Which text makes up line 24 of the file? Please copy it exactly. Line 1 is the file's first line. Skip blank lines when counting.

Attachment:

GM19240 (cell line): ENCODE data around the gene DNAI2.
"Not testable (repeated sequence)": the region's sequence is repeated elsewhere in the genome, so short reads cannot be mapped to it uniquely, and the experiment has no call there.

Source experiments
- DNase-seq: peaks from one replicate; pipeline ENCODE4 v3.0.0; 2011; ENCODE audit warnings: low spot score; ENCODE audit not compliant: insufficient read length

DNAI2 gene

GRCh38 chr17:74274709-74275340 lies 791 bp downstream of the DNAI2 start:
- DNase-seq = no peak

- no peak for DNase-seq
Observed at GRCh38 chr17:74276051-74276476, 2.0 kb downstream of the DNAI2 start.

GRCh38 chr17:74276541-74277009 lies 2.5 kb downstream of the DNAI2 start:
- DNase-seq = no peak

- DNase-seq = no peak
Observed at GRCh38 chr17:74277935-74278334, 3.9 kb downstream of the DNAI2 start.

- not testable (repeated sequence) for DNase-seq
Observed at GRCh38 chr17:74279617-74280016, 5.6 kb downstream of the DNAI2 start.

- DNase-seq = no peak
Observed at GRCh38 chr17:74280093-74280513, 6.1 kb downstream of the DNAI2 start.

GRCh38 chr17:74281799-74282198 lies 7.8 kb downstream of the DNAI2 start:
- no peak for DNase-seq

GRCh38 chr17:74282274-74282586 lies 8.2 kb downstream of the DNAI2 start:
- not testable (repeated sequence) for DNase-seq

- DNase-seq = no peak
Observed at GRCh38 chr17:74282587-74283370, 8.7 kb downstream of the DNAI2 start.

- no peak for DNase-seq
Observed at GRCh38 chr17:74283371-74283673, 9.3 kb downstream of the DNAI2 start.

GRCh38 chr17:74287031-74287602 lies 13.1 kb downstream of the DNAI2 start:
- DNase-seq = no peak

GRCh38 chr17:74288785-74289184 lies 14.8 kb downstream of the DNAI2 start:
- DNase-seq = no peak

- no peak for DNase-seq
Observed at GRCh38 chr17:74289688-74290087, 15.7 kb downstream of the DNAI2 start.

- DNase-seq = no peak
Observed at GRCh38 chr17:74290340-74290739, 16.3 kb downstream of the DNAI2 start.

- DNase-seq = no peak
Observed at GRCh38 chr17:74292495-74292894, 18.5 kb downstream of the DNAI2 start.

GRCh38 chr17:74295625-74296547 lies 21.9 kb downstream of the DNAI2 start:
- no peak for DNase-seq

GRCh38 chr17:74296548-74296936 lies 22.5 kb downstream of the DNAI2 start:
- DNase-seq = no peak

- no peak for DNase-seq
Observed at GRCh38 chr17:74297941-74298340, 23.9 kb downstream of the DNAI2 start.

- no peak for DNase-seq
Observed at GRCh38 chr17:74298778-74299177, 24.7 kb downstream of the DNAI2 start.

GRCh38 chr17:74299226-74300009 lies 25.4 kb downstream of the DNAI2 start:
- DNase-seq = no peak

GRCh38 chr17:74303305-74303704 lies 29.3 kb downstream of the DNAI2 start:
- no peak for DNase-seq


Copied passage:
- no peak for DNase-seq